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TC Electronic Flashback Delay
TC Electronic Flashback Delay
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jefferyfreelance jefferyfreelance

« Versatile Features in a Small Package »

Publié le 05/10/15 à 03:25
Value For Money : Excellent
Audience: Anyone
Delay is quite possibly the most universal effect for guitarists used in different forms across all genres. When it came time to build my pedalboard I knew I had to have a delay pedal on there. I had become accustom to having multiple types of delays from my multi-effects devices I had owned. I knew I wanted to have plenty of options, but I wanted to keep it simple and small. The Flashback Delay by TC Electronic embodied everything I was looking for. The mini version was not available when I bought my delay, but I would not have gone for it since it was limited in its application. The X4 version was too large for my board, but it was tempting.

Line 6 offers some very nice delays that sound fantastic, but I don’t trust the build quality of the housings and switches of their effects. I didn’t want to buy the DL4, then spend the money to get it modified with better switches. Strymon builds very nice pedals, but the Brigadier and El Capistan were not the type of delays I was looking for and the Timeline seemed like over kill. The Timeline I believe works best in a rig that has midi control, and that was not the type of board I was building at the time.

The Flashback was the right size with the right type of delays. There is a wide range of delay types that are available in this small pedal, and they all sound very good. I use the mod, analog, slapback, and TonePrint, throughout my bands set. The TonePrint feature is an amazing addition that expands the capabilities of the pedal. There are four knobs to control- delay, feedback, FX level, and type. There is also a mini-switch that allows choosing between quarter note, dotted quarter note, and a combination of both, for use as the repeats of the delay.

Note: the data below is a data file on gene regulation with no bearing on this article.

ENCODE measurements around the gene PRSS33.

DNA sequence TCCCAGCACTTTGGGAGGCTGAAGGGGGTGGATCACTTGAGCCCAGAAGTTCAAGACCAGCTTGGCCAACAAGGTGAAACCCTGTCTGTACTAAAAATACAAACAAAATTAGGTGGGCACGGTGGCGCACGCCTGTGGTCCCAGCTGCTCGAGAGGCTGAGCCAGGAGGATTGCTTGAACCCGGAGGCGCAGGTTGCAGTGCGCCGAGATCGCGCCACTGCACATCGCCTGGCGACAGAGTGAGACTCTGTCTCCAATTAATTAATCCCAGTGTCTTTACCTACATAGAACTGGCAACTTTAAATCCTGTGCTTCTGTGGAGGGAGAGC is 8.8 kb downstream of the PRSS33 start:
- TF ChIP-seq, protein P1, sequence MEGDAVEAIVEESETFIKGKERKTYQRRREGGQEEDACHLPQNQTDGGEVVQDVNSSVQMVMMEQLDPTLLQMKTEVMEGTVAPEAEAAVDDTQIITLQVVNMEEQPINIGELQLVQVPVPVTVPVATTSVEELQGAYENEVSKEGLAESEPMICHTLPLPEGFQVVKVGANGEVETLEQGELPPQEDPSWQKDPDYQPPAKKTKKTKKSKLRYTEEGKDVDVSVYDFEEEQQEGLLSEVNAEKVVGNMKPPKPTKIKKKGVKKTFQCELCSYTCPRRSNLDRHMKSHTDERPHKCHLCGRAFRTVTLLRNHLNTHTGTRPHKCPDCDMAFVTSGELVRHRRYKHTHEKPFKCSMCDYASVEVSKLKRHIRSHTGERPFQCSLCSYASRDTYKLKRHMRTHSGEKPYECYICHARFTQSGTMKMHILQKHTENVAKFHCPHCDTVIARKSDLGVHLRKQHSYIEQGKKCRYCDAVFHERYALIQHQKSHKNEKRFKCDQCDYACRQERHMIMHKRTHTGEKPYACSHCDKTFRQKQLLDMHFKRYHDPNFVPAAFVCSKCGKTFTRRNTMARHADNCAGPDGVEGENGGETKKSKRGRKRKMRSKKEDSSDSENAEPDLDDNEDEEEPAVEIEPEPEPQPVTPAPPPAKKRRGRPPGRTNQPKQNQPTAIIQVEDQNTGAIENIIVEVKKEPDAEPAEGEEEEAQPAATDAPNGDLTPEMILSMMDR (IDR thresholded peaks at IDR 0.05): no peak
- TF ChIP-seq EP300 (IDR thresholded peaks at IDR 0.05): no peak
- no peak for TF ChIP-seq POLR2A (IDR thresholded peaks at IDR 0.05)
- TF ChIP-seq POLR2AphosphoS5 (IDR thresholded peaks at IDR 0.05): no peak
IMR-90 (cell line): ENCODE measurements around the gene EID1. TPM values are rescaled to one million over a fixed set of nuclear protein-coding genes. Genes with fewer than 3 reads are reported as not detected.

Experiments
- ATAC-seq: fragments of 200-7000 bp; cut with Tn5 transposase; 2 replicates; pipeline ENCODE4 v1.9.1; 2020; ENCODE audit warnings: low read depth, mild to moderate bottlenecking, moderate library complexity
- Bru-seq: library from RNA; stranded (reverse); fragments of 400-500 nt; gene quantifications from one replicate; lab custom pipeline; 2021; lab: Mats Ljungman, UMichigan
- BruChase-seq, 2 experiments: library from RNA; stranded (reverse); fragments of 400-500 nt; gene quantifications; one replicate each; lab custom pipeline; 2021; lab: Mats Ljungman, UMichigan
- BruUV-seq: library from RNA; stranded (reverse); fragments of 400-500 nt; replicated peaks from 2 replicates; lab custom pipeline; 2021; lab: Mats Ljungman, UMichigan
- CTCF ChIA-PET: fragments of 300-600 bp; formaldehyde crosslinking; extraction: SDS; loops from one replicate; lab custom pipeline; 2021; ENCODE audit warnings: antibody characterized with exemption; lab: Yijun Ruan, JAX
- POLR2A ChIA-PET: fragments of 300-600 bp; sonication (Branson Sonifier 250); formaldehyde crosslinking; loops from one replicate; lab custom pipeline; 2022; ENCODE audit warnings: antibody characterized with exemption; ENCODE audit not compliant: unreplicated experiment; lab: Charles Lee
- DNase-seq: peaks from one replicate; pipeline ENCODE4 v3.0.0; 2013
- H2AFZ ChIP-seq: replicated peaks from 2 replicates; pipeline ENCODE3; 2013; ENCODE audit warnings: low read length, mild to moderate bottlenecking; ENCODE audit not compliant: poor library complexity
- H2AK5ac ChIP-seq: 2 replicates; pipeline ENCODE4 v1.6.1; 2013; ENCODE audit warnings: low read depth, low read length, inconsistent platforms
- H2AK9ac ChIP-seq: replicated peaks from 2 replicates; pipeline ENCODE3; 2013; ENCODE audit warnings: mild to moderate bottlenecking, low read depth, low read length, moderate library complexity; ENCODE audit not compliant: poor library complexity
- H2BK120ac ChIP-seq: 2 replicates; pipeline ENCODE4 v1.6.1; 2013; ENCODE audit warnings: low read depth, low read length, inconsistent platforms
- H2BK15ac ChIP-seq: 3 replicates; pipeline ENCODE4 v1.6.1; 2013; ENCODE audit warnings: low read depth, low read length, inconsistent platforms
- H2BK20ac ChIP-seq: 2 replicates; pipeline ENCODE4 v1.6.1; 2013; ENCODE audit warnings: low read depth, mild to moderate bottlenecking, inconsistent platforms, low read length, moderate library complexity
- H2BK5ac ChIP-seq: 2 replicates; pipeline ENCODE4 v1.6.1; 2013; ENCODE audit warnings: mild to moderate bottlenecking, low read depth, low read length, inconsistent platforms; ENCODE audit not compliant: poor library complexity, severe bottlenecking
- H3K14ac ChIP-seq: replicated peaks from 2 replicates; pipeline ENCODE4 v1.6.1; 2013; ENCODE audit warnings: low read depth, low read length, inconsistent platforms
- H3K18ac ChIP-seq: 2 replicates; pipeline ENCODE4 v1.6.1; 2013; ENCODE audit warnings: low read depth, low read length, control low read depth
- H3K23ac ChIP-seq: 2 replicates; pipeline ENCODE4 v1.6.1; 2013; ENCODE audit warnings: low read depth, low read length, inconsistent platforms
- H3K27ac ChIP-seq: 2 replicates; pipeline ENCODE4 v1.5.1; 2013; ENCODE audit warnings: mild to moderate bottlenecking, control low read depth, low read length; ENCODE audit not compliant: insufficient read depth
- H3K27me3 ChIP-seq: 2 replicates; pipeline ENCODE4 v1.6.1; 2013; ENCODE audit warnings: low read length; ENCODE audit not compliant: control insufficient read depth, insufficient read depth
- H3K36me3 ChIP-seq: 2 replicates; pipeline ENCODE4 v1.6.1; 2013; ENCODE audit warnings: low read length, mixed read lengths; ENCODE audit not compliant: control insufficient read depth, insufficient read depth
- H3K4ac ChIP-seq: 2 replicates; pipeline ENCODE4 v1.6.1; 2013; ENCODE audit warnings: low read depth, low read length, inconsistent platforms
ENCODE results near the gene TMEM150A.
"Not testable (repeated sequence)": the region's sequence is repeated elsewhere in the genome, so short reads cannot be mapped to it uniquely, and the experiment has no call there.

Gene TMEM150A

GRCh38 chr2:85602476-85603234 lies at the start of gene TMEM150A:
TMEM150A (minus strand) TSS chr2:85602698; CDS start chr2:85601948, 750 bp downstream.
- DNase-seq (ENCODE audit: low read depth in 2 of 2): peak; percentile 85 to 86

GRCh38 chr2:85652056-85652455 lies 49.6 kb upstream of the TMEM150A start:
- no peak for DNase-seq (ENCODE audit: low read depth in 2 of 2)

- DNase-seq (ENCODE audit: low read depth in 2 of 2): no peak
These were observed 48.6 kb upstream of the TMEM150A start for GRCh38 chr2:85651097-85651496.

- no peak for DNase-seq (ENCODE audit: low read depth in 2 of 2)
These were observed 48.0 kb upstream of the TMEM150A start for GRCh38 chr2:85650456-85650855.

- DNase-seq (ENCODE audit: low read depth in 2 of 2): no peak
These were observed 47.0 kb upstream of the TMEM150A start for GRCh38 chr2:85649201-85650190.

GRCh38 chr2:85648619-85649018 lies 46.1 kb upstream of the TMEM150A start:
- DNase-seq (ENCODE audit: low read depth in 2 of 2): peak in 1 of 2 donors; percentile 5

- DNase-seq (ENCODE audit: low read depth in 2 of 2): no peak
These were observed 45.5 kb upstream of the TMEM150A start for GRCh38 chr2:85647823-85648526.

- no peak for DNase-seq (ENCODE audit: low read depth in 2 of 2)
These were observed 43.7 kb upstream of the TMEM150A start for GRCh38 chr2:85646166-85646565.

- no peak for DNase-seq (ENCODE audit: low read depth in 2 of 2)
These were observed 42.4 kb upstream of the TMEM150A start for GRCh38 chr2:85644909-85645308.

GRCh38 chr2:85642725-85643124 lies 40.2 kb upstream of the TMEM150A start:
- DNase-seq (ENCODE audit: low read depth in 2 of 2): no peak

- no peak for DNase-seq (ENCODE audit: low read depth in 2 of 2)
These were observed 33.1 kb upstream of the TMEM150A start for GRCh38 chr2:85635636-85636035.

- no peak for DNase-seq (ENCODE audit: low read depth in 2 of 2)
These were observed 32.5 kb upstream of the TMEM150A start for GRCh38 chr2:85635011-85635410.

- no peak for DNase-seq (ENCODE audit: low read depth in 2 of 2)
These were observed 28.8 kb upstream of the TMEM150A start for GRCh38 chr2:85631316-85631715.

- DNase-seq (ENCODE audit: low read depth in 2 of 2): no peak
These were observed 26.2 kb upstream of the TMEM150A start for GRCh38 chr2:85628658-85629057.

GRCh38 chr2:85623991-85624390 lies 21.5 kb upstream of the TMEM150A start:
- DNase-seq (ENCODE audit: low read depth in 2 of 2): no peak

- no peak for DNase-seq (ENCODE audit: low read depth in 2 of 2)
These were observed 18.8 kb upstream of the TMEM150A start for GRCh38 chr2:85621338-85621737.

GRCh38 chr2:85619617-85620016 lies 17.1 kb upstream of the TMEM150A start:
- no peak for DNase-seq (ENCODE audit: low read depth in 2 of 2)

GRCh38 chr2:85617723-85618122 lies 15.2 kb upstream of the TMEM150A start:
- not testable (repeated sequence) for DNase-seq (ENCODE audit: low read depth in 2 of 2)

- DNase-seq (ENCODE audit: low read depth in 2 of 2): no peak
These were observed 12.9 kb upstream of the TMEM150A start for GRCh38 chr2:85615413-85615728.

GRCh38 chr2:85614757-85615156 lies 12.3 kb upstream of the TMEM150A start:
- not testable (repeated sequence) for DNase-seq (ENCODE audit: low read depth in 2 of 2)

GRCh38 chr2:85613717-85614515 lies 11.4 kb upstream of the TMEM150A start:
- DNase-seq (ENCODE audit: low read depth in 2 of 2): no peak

It does not have a tap tempo in the traditional sense, instead it has audio tapping. It works by turning on the pedal and holding down the footswitch for about two seconds until the LED turns off. Strum the quarter notes, then release the switch and you are in tempo. A brilliant answer to keeping the pedal small and still having tap tempo. The looper function is good, but without the extra switches of the X2 I find I only use the looper at home and not at gigs.

There is a slight hum to the pedal, I believe this has to do with the fact I have it on buffered bypass. There is a dip switch on the inside of the pedal that allows you to switch between true and buffered bypass. It is the last pedal in my chain, and it is a good idea to have that pedal be buffered. I also like that the delays continue after I hit the footswitch to turn the pedal off, which sounds so much more natural than the hard stop of true bypass.

The TonePrints are so well crafted that I would prefer to have more slots for them on the type selector knob. Just like my Hall of Fame pedal, the Flashback eats batteries as a snack. I believe the processing power of the pedal, and all its capabilities is the reason for how fast it goes through batteries. I am not complaining about it, because I love what the pedal can do, it just is a fact of its operation that you need to plug it in.

The Flashback is a great and versatile pedal. A very good addition to any pedalboard with its small size. If you only use one type of delay, then the mini version may be the one you choose. If your delay use is more extensive, and you use a looper, then check out the X4. For my purposes the standard model works best with plenty of flexibility, and only requires a little bit of on-the-fly knob turning to keep up with my needs at a gig.